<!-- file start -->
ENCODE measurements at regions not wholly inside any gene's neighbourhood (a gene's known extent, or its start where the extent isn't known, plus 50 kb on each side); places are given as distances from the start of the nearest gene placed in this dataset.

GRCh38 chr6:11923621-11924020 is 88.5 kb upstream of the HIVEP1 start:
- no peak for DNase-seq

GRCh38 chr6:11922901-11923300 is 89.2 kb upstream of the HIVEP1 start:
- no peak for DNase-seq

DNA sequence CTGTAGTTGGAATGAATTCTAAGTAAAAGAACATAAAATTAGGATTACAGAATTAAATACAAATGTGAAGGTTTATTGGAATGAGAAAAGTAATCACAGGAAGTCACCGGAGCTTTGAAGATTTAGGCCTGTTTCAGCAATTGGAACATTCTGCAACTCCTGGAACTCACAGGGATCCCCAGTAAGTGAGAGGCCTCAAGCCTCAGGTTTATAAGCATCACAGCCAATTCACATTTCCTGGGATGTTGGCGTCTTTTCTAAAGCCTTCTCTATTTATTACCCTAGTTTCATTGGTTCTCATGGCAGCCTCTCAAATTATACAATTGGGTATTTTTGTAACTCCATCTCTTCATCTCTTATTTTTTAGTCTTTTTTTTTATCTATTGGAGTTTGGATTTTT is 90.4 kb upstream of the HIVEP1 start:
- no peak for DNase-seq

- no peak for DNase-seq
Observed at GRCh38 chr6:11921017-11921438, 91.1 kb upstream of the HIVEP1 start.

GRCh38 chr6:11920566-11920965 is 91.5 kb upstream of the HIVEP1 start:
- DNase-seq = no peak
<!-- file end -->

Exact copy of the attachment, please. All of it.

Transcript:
ENCODE measurements at regions not wholly inside any gene's neighbourhood (a gene's known extent, or its start where the extent isn't known, plus 50 kb on each side); places are given as distances from the start of the nearest gene placed in this dataset.

GRCh38 chr6:11923621-11924020 is 88.5 kb upstream of the HIVEP1 start:
- no peak for DNase-seq

GRCh38 chr6:11922901-11923300 is 89.2 kb upstream of the HIVEP1 start:
- no peak for DNase-seq

DNA sequence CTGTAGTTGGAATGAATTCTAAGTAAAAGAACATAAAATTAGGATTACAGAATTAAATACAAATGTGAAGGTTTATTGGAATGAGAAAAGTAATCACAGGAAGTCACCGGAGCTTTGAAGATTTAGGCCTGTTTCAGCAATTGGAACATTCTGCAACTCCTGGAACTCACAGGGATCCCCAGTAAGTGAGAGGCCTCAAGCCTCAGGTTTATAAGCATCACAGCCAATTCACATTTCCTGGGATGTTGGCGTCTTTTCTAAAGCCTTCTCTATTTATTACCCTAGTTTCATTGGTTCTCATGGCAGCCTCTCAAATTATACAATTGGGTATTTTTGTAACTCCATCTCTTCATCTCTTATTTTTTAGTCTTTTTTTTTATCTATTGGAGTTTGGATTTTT is 90.4 kb upstream of the HIVEP1 start:
- no peak for DNase-seq

- no peak for DNase-seq
Observed at GRCh38 chr6:11921017-11921438, 91.1 kb upstream of the HIVEP1 start.

GRCh38 chr6:11920566-11920965 is 91.5 kb upstream of the HIVEP1 start:
- DNase-seq = no peak